We derive a novel norm that corresponds to the tightest convex relaxation of sparsity combined with an $\ell_2$ penalty. We show that this new {\em $k$-support norm} provides a tighter relaxation than the elastic net and is thus a good replacement for the Lasso or the elastic net in sparse prediction problems. Through the study of the $k$-support norm, we also bound the looseness of the elastic net, thus shedding new light on it and providing justification for its use.

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Rina Foygel, Ruslan Salakhutdinov, Ohad Shamir, Nathan Srebro

We provide rigorous guarantees on learning with the weighted trace-norm under arbitrary sampling distributions. We show that the standard weighted trace-norm might fail when the sampling distribution is not a product distribution (i.e. when row and column indexes are not selected independently), present a corrected variant for which we establish strong learning guarantees, and demonstrate that it works better in practice. We provide guarantees when weighting by either the true or empirical sampling distribution, and suggest that even if the true distribution is known (or is uniform), weighting by the empirical distribution may be beneficial.

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Rina Foygel, Nathan Srebro

We consider the problem of approximately reconstructing a partially-observed, approximately low-rank matrix. This problem has received much attention lately, mostly using the trace-norm as a surrogate to the rank. Here we study low-rank matrix reconstruction using both the trace-norm, as well as the less-studied max-norm, and present reconstruction guarantees based on existing analysis on the Rademacher complexity of the unit balls of these norms. We show how these are superior in several ways to recently published guarantees based on specialized analysis.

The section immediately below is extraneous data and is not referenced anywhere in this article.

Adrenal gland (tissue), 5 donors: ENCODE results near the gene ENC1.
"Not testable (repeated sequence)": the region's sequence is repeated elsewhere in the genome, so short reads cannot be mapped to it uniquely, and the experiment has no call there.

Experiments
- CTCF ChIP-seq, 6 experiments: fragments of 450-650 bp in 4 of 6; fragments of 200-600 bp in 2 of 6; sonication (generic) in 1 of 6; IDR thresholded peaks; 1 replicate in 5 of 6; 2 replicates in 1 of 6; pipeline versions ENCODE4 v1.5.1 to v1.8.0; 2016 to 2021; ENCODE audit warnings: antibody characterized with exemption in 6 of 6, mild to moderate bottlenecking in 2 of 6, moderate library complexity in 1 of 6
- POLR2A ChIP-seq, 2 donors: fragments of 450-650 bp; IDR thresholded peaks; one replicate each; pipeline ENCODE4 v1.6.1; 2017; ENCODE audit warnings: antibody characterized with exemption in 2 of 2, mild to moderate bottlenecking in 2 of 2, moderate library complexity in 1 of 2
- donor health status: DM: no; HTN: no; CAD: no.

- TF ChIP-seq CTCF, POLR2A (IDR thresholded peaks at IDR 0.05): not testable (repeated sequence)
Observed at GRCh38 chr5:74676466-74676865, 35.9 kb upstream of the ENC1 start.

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Rina Foygel, Mathias Drton

The group lasso is a penalized regression method, used in regression problems where the covariates are partitioned into groups to promote sparsity at the group level. Existing methods for finding the group lasso estimator either use gradient projection methods to update the entire coefficient vector simultaneously at each step, or update one group of coefficients at a time using an inexact line search to approximate the optimal value for the group of coefficients when all other groups' coefficients are fixed. We present a new method of computation for the group lasso in the linear regression case, the Single Line Search (SLS) algorithm, which operates by computing the exact optimal value for each group (when all other coefficients are fixed) with one univariate line search. We perform simulations demonstrating that the SLS algorithm is often more efficient than existing computational methods. We also extend the SLS algorithm to the sparse group lasso problem via the Signed Single Line Search (SSLS) algorithm, and give theoretical results to support both algorithms.